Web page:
According to the study published in the journal Tissue Engineering, “Horses, like humans, can experience bone fractures and due to their large size and need to bear weight on all limbs during the recovery period, they can be difficult to treat.”
Using BendLay Polycarbonate filament, 3D printed scaffolds were produced that can turn induced Pluripotent Stem Cells (iPSC), derived from skin or blood cells, into osteoblasts – bone forming cells. Dr. Debbie Guest, Head of Stem Cell Research, AHT, said:
“This work paves the way towards the laboratory production of bone constructs that could be used to aid fracture repair in horses; so could ultimately benefit many horses in the future.”
As strong as a horse
According to the researchers, “Surgical techniques to improve fracture repair are improving, but to date, regenerative medicine technologies to aid fracture healing are not commonly applied in horses.” As a transparent, cost-effective solution, 3D printed scaffolds were used to enable successful, in vitro osteoblast, demonstrating the feasibility of generating 3D bone constructs through cell seeding.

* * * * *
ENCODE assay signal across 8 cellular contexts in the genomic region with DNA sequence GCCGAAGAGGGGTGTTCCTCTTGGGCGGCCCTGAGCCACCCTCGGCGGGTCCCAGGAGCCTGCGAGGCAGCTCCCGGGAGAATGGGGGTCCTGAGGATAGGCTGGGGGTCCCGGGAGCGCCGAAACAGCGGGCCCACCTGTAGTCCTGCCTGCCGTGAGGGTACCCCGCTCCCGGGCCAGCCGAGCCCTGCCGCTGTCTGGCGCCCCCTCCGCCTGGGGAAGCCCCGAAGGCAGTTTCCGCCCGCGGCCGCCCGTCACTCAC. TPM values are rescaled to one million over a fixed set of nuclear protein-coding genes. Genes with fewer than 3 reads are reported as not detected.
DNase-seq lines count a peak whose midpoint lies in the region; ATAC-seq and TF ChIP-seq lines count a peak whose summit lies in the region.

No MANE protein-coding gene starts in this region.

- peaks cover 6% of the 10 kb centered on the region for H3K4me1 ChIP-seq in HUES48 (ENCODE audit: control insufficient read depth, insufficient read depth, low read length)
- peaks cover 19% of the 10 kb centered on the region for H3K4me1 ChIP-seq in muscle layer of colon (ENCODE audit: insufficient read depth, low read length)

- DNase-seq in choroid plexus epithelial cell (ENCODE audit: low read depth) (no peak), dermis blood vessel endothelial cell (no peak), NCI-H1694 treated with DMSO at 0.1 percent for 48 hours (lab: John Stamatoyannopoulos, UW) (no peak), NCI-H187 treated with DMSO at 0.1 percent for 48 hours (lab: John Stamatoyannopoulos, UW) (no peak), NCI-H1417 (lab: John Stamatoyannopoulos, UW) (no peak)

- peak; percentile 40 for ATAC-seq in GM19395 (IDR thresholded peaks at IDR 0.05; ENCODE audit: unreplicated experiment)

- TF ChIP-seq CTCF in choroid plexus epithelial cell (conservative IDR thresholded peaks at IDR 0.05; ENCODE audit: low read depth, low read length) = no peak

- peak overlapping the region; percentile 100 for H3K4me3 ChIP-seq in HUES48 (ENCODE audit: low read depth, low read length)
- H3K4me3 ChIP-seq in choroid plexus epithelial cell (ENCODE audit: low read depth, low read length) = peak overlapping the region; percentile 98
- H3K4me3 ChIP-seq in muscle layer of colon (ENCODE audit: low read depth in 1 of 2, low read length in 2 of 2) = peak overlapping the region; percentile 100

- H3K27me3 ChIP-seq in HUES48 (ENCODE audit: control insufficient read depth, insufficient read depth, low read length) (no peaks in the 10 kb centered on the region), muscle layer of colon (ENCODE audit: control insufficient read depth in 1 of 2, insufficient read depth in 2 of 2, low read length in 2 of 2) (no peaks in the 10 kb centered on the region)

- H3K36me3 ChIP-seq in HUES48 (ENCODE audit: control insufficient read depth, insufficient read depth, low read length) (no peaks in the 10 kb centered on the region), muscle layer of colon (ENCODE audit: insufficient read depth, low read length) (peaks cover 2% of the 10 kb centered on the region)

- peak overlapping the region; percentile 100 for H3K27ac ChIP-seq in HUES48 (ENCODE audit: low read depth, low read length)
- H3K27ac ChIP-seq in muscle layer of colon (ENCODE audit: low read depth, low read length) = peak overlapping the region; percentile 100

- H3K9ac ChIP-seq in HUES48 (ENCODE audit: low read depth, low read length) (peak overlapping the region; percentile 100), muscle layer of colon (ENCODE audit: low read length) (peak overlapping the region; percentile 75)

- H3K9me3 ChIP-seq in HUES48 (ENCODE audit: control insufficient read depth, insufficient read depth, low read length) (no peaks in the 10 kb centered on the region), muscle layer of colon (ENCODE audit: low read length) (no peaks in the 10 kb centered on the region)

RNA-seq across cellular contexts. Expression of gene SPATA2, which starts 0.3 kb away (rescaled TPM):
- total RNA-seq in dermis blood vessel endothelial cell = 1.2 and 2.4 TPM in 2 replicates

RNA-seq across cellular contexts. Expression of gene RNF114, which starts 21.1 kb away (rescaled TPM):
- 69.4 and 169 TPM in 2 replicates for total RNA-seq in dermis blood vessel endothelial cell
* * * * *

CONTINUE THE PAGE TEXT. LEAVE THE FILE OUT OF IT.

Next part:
Using the MakerBot Replicator 2 3D Printer, two scaffolds were produced with fine mesh (150 µm pore size) and then cultured with cells. However, prior to cell seeding, the constructs were sterilized under UV light and went through a surface treatment. The team found that the fine mesh layer of the scaffolds retained the cells effectively.
This allowed for the diffusion of nutrients and cellular proliferation, migration, and communication. The researcher stated, “We demonstrated that a combination of 150 µm and 400 µm provided an effective scaffold for in vitro differentiation and analysis.”
“Equine iPSCs can be successfully differentiated into bone-forming osteoblasts on a thermoplastic, 3D printed polymer which forms the development of novel methods for improving fracture repair in horses in the future.”
3D printing and animal care
Elsewhere, researchers are exploring additive manufacturing to heal larger animals. Last year, scientists and surgeons at NYU School of Medicine and NYU College of Dentistry, published a study detailing 3D printed implants that dissolve as a bone heals. The patent-pending 3D printed scaffolds are being implanted in larger animals.
“Biocompatible 3D printed thermoplastic scaffold for osteoblast differentiation of equine iPS cells” is co-authored by Arabella Baird, Noelia Dominguez Falcon, Aram Saeeda, and Deborah Jane Guest.
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Featured image shows wild horses. Photo via Shutterstock.